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Fall '23

LESLIE CAIRNS

 

The gimmicky, sun-melted metal, penguin charm around my ankle, given from you to me — near my toes — looks forlorn today. “Me too, penguin buddy, me too,” I say. Picking at the lock.
   
You froze me out. Eyes narrowed at me. Then, pausing. Internal howling. Get better, you shouted, from a distance.

The sun, dejected, staring blankly at the tears I wipe away. Gelatin: bulbous, slippery. & ice-cream without sprinkles. The sweetness masticates to a pulp, until I spit it out; love gone rotten.
       The thesaurus of words that would sum up my recovery.
                                                                     Sprinkles would have made it better.
   


Eat two scoops, the therapist said. Pretend one is for you & one is for someone you love.
 

Easier to go down, she added. I shrugged.

 

I pinch the nonfat that I swear I encounter, smooth and rich as a latte, near my elbows. Then, of course, I'll picture you. Gone but here. Even in your absence, I see your french-braid in my peripheral.
 

It’s not there,” you start. “There’s no fat there.
 


Anorexia is such a pretty word for such an ugly diagnosis. A slip-and-slide from denial, to dieting, to skipping breakfast, to sauntering down the pavement, running laps around the moon like a wolf until you’re 
                      mostly mange & bone, 
                                                                          where the body used to be.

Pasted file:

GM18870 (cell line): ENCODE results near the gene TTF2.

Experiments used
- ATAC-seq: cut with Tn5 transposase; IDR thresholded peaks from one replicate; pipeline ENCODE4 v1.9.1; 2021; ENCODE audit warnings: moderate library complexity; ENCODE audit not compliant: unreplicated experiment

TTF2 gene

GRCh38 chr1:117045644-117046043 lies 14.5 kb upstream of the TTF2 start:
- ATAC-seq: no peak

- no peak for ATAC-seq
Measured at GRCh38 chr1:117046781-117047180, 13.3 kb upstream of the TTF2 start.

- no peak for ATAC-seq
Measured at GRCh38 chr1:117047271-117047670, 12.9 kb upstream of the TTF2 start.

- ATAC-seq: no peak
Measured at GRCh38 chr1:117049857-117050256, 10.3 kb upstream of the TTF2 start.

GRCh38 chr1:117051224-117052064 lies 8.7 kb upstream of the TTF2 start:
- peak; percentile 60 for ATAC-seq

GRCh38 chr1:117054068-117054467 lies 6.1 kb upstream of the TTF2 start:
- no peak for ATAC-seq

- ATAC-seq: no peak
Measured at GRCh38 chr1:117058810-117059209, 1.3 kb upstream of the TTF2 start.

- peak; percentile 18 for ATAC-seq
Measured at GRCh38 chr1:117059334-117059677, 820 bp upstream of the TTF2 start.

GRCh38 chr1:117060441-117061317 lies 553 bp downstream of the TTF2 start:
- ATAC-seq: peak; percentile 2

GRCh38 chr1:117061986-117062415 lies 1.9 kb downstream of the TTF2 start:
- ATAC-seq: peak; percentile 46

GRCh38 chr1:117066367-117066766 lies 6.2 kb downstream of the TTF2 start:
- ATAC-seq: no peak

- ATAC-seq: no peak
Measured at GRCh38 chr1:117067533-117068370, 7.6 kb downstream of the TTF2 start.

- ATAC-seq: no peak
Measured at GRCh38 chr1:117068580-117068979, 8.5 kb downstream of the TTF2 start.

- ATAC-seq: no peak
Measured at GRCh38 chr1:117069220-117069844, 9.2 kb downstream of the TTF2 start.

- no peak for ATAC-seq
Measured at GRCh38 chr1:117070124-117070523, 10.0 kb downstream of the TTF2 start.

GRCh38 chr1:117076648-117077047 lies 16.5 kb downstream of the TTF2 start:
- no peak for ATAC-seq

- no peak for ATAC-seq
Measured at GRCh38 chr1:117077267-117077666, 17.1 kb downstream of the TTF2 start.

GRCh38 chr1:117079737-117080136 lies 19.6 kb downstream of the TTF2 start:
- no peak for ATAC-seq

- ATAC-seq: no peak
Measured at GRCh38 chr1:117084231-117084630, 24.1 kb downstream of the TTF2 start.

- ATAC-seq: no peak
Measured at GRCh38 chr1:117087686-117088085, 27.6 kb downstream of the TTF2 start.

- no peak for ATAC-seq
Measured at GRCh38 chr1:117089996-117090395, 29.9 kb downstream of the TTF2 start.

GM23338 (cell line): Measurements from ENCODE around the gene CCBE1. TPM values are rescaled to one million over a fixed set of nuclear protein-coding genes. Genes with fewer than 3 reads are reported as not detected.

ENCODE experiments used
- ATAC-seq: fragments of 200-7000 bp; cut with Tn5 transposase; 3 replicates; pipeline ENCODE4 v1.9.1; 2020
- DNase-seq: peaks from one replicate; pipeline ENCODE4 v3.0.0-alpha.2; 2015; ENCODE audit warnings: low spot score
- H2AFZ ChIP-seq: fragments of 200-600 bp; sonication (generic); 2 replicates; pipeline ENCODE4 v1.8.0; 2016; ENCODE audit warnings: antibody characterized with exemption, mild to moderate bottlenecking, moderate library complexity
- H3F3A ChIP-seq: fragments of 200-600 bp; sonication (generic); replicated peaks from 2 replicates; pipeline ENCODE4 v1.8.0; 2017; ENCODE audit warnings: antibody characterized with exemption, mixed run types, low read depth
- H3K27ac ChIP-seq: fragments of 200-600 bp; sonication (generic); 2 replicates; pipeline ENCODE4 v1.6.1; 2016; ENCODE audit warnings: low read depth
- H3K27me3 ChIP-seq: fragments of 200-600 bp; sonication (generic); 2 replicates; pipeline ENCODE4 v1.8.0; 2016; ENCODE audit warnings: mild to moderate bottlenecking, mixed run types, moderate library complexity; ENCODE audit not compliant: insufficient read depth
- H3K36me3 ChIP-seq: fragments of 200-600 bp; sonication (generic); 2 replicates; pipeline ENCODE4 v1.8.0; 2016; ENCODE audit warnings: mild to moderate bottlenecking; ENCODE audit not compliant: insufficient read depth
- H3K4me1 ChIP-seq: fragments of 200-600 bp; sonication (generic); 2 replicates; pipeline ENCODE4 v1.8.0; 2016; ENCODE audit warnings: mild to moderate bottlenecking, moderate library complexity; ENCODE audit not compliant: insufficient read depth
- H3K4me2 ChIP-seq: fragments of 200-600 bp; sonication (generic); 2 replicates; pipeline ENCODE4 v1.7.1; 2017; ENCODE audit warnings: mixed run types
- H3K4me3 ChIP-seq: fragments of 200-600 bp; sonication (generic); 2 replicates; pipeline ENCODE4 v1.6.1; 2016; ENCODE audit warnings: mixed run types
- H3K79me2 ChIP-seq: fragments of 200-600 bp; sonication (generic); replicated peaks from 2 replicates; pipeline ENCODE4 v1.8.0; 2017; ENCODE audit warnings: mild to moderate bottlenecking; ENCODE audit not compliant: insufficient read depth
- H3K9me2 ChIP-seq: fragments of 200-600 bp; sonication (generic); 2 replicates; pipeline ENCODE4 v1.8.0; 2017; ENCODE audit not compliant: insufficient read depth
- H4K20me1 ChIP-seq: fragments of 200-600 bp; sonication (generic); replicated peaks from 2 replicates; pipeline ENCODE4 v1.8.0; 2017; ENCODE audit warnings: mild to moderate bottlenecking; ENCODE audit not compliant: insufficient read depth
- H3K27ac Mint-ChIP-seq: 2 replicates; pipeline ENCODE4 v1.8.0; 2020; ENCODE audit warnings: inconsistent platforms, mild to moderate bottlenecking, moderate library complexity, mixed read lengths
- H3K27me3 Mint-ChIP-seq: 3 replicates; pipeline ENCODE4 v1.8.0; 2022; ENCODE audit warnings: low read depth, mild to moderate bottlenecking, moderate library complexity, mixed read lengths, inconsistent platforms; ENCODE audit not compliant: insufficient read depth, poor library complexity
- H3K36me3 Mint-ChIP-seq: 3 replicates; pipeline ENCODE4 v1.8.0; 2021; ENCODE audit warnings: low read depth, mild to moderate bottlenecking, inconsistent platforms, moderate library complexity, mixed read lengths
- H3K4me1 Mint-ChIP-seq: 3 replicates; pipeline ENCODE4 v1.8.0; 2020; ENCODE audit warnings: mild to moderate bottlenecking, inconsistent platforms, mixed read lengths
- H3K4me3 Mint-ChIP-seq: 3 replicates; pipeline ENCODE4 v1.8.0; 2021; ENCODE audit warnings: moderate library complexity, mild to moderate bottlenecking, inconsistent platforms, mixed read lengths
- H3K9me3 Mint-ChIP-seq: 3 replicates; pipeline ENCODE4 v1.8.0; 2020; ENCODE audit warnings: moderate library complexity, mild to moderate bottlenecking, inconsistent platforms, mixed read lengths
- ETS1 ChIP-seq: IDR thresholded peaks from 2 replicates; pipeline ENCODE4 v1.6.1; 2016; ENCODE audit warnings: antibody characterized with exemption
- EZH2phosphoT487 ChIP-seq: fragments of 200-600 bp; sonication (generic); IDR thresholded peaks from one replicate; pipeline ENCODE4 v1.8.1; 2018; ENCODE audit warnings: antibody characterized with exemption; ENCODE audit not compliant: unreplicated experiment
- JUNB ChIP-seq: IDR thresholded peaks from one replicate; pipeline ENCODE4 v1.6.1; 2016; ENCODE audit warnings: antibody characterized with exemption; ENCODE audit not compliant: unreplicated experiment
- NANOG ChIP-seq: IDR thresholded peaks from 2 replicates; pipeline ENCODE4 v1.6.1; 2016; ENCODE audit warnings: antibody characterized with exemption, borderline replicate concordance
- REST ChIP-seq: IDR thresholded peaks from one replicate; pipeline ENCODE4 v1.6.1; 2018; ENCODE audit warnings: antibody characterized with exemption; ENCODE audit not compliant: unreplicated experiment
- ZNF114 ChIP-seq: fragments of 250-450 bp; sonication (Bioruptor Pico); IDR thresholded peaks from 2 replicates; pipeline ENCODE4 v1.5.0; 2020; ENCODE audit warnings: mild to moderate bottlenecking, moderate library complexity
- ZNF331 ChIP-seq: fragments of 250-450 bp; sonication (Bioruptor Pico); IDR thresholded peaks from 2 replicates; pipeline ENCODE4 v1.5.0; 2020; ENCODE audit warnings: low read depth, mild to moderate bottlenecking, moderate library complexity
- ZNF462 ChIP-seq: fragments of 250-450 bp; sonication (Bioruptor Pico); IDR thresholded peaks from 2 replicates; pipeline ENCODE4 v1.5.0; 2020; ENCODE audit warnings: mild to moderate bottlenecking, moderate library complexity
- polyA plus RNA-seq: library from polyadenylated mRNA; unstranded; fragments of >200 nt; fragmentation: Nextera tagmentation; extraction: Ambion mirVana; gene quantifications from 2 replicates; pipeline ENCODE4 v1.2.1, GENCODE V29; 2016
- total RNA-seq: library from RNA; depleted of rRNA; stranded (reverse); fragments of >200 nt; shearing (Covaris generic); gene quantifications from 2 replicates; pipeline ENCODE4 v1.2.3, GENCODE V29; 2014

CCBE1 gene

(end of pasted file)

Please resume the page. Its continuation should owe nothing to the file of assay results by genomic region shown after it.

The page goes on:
Until you starve in nocturnal degrees, until you’re primal. Don’t be me.

The therapists leave you alone for longer than you would think safe, here. I turn the vanilla ice-cream in my palm like a cradle. Flip it upside down like an omelet in a pan.


    “You’re never going to get out. You’ll spend your days only daydreaming of me,” you say. Wolf notes near my ear, banal.
   
               “Is that how you want to be seen?” 


 

Curling & uncurling your ballet plied feet, flushed in fuschia toenail glitter. The kind that never looked any good on me. The leaps you always landed looking bigfoot-ish, crash landing filled, on me. The way I followed you, only to stumble. You wore pink leotards; mine were inky gray, elephant forgetting, ivory glistening white.
   

 

I clutch the secrets found in ribs. Remember I want to see you again. Eyeballs bulge. I only am allowed to see you if I leave here, in one piece.
   

 

All animal now, I lick the pavement, pretend it’s sun. Vanilla mixed with asphalt. Hope I get some calories before the sweetness sinks completely. Hoping no one sees my tongue, licking remnants of something already gone.
   

 

When I’m asked how this eating disorder harms me & I say it turns me into tongue & gravel & wolf & mammal —
   
I hope you’ll understand the words between the words. The pleats underneath the folds only I can see.

 

I hope you’ll howl in a chorus, like a wolf pack, instead of only me.
 

I hope you’ll plait my hair into a french braid — just like you — slowly, slowly,
 

So the strands, the parts that tie together —


do not unravel.

Leslie Cairns (she/her) has a chapbook through BottleCap Press (The Food is the Fodder). She is a 2023 Pushcart Prize nominee, and was nominated in 2022 as well. She loves writing about mental health and other topics. Find her on Twitter @starbucksgirly

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